INDIANAPOLIS — Gov. Mike Pence is aiming to extend health coverage to hundreds of thousands more Hoosiers with his own twist on the Medicaid expansion found in President Barack Obama’s signature health care law.
The Republican governor was scheduled to unveil the strategy – which hasn’t yet been submitted to federal officials for approval – Thursday morning at an Indianapolis hospital.
Some 350,000 uninsured Hoosiers could receive health care coverage under Pence’s proposal that expands Indiana’s publicly-supported health program for low-income residents, known as the Healthy Indiana Plan. In some cases, the governor’s proposal – designed to help some of Indiana’s poorest residents gain access to health care – would require participants to make monthly payments to receive coverage.
The governor is saying he'd rather insure 350,000 than 45,000. How do I complain about that?" said State Rep. Ed Delaney (D-Indianapolis). "We have made some steps forward. We'll find out over time whether requiring relatively modest payments for beneficiaries improves things or not."
Pence’s proposal would provide health coverage to low-income adults and to the same population targeted under the Affordable Care Act’s Medicaid expansion.
Yet, Republican leaders have characterized the proposal as an alternative to Medicaid and a departure from the traditional program Pence has labeled as “broke and broken.”
Pence’s proposal, named “Healthy Indiana Plan 2.0,” divides the coverage into two tiers and features health savings accounts and individual contributions – hallmarks of the program that former Indiana Gov. Mitch Daniels created. Pence has touted the program as better than traditional Medicaid because of its emphasis on personal responsibility.
“There are two futures in health care – government-directed health care or consumer-driven health care,” Pence said in a prepared statement. “Indiana has chosen consumer-driven health care and intends to give eligible Hoosiers the power to make their own health care decisions through (Healthy Indiana Plan) 2.0.”
An estimate by the state shows Pence’s proposal will cost less than a traditional Medicaid expansion because the design “bends the cost curve,” though no firm numbers were provided. The state’s cost to expand the program between 2015 and 2020 is estimated at $1.5 billion and will be funded by revenue from the existing cigarette tax and an assessment paid by Indiana hospitals.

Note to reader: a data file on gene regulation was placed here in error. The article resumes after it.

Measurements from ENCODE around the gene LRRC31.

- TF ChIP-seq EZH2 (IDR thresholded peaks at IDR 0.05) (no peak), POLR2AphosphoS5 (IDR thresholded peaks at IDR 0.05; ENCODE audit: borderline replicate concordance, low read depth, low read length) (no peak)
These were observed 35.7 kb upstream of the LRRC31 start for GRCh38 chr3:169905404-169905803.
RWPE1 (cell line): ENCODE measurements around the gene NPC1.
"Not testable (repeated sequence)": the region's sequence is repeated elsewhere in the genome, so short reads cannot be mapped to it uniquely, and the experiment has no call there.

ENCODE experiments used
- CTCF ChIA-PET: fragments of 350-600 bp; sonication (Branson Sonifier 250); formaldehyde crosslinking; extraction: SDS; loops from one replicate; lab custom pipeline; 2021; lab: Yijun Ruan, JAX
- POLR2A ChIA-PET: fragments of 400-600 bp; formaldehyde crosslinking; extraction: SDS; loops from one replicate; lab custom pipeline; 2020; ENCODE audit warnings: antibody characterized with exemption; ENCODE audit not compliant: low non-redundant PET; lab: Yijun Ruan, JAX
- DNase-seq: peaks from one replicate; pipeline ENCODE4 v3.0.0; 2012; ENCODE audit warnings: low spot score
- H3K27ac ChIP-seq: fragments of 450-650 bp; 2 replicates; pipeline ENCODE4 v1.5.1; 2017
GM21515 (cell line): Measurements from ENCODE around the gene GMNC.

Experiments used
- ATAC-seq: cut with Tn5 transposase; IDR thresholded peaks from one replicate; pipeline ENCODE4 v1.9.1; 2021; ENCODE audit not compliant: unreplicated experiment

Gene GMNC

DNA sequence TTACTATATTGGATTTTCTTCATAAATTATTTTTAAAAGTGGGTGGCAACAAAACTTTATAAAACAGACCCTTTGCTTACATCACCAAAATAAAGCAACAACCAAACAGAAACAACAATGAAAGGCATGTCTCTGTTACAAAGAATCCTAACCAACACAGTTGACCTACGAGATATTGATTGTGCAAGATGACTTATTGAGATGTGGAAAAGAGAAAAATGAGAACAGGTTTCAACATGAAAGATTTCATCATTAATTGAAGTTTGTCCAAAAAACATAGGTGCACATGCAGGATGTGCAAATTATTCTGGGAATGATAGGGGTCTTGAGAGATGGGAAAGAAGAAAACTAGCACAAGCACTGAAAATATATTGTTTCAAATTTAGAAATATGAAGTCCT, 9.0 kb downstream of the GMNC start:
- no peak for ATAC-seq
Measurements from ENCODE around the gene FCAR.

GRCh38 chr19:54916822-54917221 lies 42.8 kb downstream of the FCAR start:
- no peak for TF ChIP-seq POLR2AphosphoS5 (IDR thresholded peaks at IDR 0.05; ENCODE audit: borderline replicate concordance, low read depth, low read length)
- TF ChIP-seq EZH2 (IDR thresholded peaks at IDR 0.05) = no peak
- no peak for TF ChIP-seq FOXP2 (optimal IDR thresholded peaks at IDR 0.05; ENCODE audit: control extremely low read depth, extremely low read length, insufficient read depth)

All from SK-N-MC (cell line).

Fifty-two-year-old Beth Murphy has asthma and thyroid problems. She said she believes the new plan is tailor-made for her.
"I make too much for the HIP that they have now and I don't make enough for regular insurance. So I really think this will help me so I can have health coverage," Murphy said.
If approved by the federal government, the proposal allows the state to access federal Medicaid funding made available through the Affordable Care Act. The federal government would pay for all the cost associated with new enrollees through 2016, and then the federal share gradually declines to 90 percent by 2020. The state plans to increase an assessment paid by licensed hospitals to help cover the program once the federal government’s payment decreases.
A 2012 U.S. Supreme Court ruling made it optional for states to expand Medicaid. Indiana is requesting a waiver from the federal government to expand health coverage in its own way but still access federal funds to help pay for new enrollees.
The proposed plan would be available for Hoosiers ages 19-64 that make no more than $16,105 a year or $32,913 for a family of four. If approved by the federal government, the state hopes to roll out the new coverage in 2015.
The Federal Health and Human Services Department released a statement about the plan on Thursday saying it was "encouraged by Indiana and Gov. Pence's commitment to helping cover more of the state's uninsured population."
The first tier would cover the poorest Hoosiers, who choose not to make contributions to a health savings account. The plan is characterized as the “default plan” for participants earning less than $11,670 a year. The plan requires co-payments for services and the state would provide $2,500 for participants to use to meet their annual deductible. The first tier is also designed to alleviate federal health officials’ concerns because participants below the federal poverty line aren’t required to make monthly contributions to the plan to still be enrolled.
The second tier is available for Hoosiers earning no more than $16,105 a year. The plan is available to participants who contribute $3 to $25 a month to a health savings account, which the state would chip in to bring to $2,500. The plan includes vision and dental insurance and a comprehensive prescription drug benefit. Participants earning more than $11,670 would solely have access to the second tier plan and would run the risk of losing coverage if they don’t contribute to their health savings account.
The waiver will be available for public review at www.hip.in.gov. The state will take public comment on the plan for 30 days. Two public hearings also will be held in Indianapolis later this month.
Pence’s administration is preparing to submit the waiver request for the federal government’s consideration by June 30.
Hillary Clinton and Donald Trump faced off Monday evening in the first presidential debate.
The city of Carmel is getting some love from a popular HGTV home search show.
It's an issue that Donald Trump seized upon while visiting Indianapolis and during Monday night's presidential debate he again…
The Colts finally got a win! Can this team turn it around?